Plate iv, figure 4, shows a flowering joint of a plant obtained from Mr. S. F. Curtis in 1897. Figure 41 is from a photograph taken by Dr. Juan T. Roig in the Havana Botanical Garden, Cuba; figure 42 shows a joint of a plant collected by Mr. J. F. Cowell at Panama in 1905.
6. Nopalea karwinskiana (Salm-Dyck) Schumann, Gesamtb. Kakteen 752. 1898.
Opuntia karwinskiana Salm-Dyck, Cact. Hort. Dyck. 1849. 239. 1850.
A tree, 2 meters high or more, with a definite jointed terete spiny trunk; joints oblong, 1.5 to 3 dm. long, light dull green, only slightly glaucous; leaves elongated, acute; areoles distant; spines 3 to 7 from an areole, porrect, 1 to 2 cm. long, pale yellow to nearly white; glochids yellow, numerous, caducous; flowers red, 11 to 12 cm. long; ovary deeply umbilicate, 3 cm. long.
Type locality: In Mexico. Distribution: Mexico.
Figs. 45, 46.—Flower of Tacinga funalis. X0.9. Figs. 47, 48.—Tacinga funalis. X0.6.
Figs. 45, 46.—Flower of Tacinga funalis. X0.9. Figs. 47, 48.—Tacinga funalis. X0.6.
This species was sent from Mexico by Karwinsky, who supposed it was an Opuntia. When described by Salm-Dyck in 1850 it had not flowered. It was re-collected by Edmund Kerber near Colima, Mexico, and flowered for the first time in cultivation in 1879.
Our description is drawn chiefly from a plant now in the New York Botanical Garden, obtained from M. Simon, of St. Ouen, Paris, France. In the original description it is stated that the young spines are 2 to 4 and rose-colored, but afterwards 18 to 20, gray and deflexed. O. nopalilla Karwinsky (Salm-Dyck, Cact. Hort. Dyck. 1849. 68. 1850) was first given as a synonym of this species.
Figure 43 represents a joint with young fruit, from a plant sent by M. Simon, St. Ouen, Paris, France, in 1901.
7. Nopalea inaperta Schott in Griffiths, Monatsschr. Kakteenk. 23: 139. 1913.
Described as 5 to 7 meters high, but in cultivation much smaller, diffusely branched, often bush-like; trunk very spiny; terminal joints rather small, obovate, 6 to 17 cm. long, strongly tuber-culate, bright green; spines usually 3 to 6 at areoles of young joints, more at old ones, yellowish
BRITTON AND ROSE
BRITTON AND ROSE
Nopalea auberi as it grows near Mitla, Mexico.
brown, 2 cm. long or less; flowers rather small, including ovary and stamens 4 cm. long; filaments numerous, long-exserted; style much longer than the stamens; stigma-lobes 5, green; fruit small, red, 1.5 cm. long.
Type locality: In Yucatan, Mexico.
Dr. Griffiths states that he found this species in the Albert S. White Park, Riverside, California, in 1904. In the Bulletin of the New Mexico Agricultural Experiment Station No. 60 he describes and illustrates it, but without specific name. Later he identified it as the same as one of Schott's specimens from Yucatan, and then published it as above.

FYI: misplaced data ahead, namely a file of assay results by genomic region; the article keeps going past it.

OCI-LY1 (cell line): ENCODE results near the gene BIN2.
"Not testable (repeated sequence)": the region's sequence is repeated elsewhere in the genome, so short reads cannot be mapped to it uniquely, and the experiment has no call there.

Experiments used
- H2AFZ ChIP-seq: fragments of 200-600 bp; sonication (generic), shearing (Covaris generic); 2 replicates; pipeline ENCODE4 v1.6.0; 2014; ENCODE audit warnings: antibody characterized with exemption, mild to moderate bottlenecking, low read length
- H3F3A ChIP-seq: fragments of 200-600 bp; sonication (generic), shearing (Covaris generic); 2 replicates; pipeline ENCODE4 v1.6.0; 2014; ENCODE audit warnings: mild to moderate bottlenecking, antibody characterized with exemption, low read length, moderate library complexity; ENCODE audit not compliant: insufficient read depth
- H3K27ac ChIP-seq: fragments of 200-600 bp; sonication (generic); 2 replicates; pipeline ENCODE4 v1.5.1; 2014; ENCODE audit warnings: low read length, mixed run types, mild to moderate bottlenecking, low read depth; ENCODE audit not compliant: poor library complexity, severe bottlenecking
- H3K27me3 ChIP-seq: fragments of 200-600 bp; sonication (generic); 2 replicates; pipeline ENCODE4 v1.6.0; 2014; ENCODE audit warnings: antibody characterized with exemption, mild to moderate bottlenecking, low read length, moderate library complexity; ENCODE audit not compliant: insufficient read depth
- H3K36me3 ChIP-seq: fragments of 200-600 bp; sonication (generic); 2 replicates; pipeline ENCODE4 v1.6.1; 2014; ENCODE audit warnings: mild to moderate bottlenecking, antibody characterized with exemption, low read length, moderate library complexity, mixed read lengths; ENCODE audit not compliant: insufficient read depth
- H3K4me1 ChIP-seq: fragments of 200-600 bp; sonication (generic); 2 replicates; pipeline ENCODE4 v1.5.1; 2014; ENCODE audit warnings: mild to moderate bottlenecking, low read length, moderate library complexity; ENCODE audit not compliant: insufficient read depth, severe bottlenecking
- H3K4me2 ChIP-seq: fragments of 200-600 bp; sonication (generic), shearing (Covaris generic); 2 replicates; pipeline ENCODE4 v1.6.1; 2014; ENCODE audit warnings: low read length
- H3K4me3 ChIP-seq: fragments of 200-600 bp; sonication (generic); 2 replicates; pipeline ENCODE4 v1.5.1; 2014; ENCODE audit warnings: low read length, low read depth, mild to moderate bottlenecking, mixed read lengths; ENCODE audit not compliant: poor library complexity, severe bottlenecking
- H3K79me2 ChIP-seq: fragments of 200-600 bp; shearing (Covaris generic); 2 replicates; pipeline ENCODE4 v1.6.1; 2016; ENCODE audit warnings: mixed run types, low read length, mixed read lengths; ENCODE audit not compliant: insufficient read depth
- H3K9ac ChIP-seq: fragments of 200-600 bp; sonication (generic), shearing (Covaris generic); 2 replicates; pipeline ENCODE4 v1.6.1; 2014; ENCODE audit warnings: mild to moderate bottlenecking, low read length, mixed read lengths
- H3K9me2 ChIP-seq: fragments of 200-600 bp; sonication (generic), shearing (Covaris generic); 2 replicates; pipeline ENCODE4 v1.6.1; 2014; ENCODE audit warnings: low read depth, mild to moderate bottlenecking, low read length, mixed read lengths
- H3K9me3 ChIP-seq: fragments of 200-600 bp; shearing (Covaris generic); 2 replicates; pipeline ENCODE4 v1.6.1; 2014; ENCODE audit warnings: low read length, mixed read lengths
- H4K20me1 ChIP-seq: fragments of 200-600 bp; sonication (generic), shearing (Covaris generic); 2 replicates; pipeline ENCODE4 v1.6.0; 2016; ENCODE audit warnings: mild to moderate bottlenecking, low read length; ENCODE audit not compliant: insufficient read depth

Dr. Griffiths compares it with N. auberi, but its nearest relative is N. karwinskiana, from which it differs in its smaller and more tuberculate joints and much smaller flowers.
Illustration: N. Mex. Agr. Exp. Sta. Bull. 60: pl. 3, f. 1, as Nopalea.
Figure 44 shows a joint from a plant obtained by Dr. David Griffiths at Riverside.
Long, clambering or climbing cacti, more or less branched; old stems smooth, brown; branches faintly ribbed, terete; young branches green, each tipped with a tuft of long wool or soft hairs; areoles small but conspicuous, black, the margin giving off long, white, cobwebby hairs; leaves minute, soon deciduous, 3 to 4 mm. long; spines sometimes present, on young joints 2 or 3, reflexed, appressed, brown, 2 to 3 mm. long, not seen on old branches; glochids from the upper parts of the areoles, pale yellow, numerous, caducous, falling in showers at the slightest jarring of the branch; flower-buds acute; flowers usually terminal, opening in the evening or at night; ovary narrow, bearing numerous areoles, the umbilicus very deep; petals few, spreading or recurved; a row of hairs between the petals and the stamens; stamens and style erect, much longer than the petals; fruit oblong, the upper half sterile, bearing areoles but no spines; seeds nearly globular, white, covered with a bony aril.
This genus is intermediate between Opuntia and Nopalea, having the erect, non-sensitive stamens of the latter, and the areoles, leaves, and glochids of the former. From Opuntia it differs in its narrow, green, recurved petals, in having one or possibly more rows of hairs between the stamens and the petals, in the clambering or climbing habit, and its very caducous glochids.
Only one species is known, this a common and characteristic plant of the catinga* in Bahia, Brazil, whence the anagramatic name.